Challenges of vibro-acoustic FE modeling for external acoustics
Two weeks ago I discussed how in Simcenter 3D Acoustics the FEMAO methodology we developed for vibro-acoustic analysis allows the acoustics engineers to accurately understand the acoustic performance of their product subject to a wide range of loads. By automatically adapting the element order of a mesh we are able to obtain accurate results while maintaining a coarse (and thus not computationally-intensive) mesh.
The second key technology is the Automatically Matched Layer (AML), a very flexible and efficient wave-absorbing method for external acoustics applications. External acoustics is about noise radiating to the environment, and with few exceptions – notably the distinctive acoustic exhaust notes of car engines– (my personal fave on this list #6 as that’s what I own ) it is rarely desirable and frequently can be an unwanted byproduct. Thus a primary objective in external acoustic applications can be noise mitigation. And undesirable noise can have a huge effect on the perception of quality of a product (or conversely in the case of exhausts).
Given this context we can understand why the acoustic performance of a product is critical. To simulate these problems isn’t easy, because as the noise radiates it does so in all directions and essentially to “infinity”. But how do you model infinity? How big of a mesh is required? How many elements? Essentially how much is enough?
If you recall the discussion in the first part, effectively approximating reality comes down to modelization but this is the genius of the AML, as it acts as an absorbing boundary condition, the AML is applied at the outer boundary of a fluid volume mesh surrounding the sound radiating object. Now, the efficiency of the AML technology allows for using only a very small volume of actually meshed fluid. The only requirement of the fluid mesh is that its outer boundary is convex. Simcenter 3D offers dedicated meshing tools for acoustics, one of which provides you such convex AML boundary with a single click.
The AML property then automatically extrudes a virtual Perfectly Matched Layer (PML) region, surrounding the FEM region, and in which the outgoing waves are absorbed. The element order and the number of layers in the PML region are determined automatically by the solver, based on the input mesh, and the frequency of interest, without further user intervention.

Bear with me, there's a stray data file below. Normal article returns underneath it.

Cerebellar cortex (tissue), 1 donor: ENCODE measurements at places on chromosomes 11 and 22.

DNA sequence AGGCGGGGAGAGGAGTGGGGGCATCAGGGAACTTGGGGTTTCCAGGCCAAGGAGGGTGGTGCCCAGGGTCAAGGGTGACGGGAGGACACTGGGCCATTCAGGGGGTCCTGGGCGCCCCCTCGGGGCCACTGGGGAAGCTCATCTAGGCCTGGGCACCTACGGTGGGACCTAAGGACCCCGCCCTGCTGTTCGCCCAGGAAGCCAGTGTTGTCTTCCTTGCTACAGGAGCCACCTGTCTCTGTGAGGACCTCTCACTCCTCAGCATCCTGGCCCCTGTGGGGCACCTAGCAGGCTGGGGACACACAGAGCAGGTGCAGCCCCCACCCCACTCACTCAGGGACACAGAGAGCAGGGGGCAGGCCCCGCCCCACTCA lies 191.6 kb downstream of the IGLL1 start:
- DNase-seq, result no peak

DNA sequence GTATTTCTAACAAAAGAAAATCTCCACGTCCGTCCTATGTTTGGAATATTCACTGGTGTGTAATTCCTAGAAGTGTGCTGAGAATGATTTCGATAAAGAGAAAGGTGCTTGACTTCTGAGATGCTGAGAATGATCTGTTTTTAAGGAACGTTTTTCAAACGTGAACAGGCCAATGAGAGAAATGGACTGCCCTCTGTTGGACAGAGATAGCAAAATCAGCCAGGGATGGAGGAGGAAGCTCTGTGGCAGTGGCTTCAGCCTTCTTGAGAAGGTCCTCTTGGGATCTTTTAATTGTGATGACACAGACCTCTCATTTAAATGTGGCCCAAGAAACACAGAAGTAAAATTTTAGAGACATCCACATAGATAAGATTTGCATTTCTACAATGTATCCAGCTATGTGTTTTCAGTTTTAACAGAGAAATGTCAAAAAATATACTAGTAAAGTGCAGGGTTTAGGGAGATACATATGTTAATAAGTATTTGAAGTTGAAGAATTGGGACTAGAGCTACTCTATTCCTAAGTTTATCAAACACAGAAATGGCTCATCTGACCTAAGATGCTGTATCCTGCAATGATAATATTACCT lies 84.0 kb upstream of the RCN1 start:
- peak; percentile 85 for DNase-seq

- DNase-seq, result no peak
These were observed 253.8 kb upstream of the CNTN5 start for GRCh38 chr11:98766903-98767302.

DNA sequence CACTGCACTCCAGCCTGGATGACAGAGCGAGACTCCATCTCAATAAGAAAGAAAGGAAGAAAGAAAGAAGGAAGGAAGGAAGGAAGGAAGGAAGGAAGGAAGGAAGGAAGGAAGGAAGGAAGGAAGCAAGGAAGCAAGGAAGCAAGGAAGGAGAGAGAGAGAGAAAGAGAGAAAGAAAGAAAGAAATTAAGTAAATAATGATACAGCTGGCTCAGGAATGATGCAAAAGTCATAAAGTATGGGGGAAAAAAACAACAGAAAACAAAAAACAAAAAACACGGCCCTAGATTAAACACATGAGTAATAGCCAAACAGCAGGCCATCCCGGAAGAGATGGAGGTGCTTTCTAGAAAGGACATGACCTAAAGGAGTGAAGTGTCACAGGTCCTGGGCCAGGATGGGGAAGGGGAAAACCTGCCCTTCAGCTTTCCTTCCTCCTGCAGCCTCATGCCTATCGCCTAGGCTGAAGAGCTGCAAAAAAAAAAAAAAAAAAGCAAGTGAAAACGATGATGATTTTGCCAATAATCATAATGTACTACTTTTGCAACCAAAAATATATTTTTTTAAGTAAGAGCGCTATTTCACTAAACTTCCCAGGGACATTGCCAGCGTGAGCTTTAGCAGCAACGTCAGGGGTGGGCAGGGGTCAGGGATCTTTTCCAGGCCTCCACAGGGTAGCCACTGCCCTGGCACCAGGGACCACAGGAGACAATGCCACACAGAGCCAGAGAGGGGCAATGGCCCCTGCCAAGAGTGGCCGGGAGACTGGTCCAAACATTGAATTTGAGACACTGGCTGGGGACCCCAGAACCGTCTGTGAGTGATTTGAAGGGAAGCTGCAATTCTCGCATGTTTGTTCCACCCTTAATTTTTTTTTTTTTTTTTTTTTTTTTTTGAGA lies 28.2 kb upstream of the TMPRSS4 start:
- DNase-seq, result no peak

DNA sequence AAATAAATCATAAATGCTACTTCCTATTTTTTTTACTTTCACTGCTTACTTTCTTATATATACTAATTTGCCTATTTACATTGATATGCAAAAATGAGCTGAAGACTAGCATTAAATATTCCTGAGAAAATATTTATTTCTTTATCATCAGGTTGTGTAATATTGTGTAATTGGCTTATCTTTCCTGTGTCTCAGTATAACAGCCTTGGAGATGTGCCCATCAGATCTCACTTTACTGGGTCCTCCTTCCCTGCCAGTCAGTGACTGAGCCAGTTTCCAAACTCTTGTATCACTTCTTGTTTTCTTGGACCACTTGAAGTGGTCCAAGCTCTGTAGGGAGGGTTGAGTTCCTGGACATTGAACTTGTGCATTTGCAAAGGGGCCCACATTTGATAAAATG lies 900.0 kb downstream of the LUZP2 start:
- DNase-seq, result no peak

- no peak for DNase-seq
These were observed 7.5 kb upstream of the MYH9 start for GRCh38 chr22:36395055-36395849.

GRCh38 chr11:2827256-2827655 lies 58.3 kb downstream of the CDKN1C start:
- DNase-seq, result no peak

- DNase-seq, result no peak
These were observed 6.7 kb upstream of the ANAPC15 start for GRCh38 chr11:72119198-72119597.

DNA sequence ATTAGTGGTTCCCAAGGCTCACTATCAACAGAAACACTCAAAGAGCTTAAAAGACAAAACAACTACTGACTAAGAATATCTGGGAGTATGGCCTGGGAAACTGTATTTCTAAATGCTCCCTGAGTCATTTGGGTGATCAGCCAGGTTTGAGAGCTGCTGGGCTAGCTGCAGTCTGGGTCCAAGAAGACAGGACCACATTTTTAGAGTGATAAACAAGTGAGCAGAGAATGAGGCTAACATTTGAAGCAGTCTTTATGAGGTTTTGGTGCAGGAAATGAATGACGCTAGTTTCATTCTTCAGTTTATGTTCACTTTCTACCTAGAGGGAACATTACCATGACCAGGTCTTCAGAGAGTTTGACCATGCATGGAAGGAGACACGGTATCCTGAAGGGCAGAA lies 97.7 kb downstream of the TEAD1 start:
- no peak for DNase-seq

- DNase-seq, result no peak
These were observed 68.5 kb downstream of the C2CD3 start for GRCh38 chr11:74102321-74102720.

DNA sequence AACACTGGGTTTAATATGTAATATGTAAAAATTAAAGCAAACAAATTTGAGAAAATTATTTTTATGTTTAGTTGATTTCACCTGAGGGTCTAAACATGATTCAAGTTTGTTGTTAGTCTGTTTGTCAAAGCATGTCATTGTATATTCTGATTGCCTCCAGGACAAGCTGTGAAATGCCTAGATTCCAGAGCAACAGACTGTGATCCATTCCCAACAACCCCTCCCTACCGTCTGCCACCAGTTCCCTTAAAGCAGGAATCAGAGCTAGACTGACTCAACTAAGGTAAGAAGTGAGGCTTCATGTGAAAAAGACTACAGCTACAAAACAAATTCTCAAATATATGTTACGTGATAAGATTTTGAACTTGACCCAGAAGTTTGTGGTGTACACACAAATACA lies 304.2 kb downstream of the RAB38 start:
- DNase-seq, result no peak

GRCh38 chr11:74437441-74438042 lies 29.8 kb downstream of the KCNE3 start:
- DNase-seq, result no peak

As can be seen from the turbocharger example below, this offers a large mesh size benefit (two orders of magnitude fewer number of nodes) as compared to traditional methods; these include applying a Rho-c boundary condition and using an infinite FEM (IFEM) approach.
These innovative technologies are the result of in-house Research work at Siemens PLM Software together with leading academia, in close collaboration with end users for methodology validation on their cases of interest. In particular:
- AML was developed as part of the IWT/VLAIO funded project “MIDAS” together with KU Leuven 
With the combination of both FEMAO and AML, the key mesh-based disadvantages of standard FEM are eliminated, such that a broadband frequency range acoustics prediction process based on FEM becomes a reality, for both interior and exterior acoustics applications. The methodologies’ integration into Simcenter 3D is done in the frame of the VLAIO project “HEAVENS”, with attention to the democratization of simulation methodologies in the product lifecycle management process. This targets to widen the usage base of acoustics simulation methods, from the specialist acoustics engineering experts to the much wider general FE analyst community. This helps expanding the vibro-acoustics knowledge across a team of general analysts, and jointly pursuing vibro-acoustics targets in balance with the multi-attribute product targets in the entire team.
 “Bériot, H. (2013). The Automatically Matched Layer Method for efficient exterior Acoustics radiation modelling, internal Siemens Communication (2013).”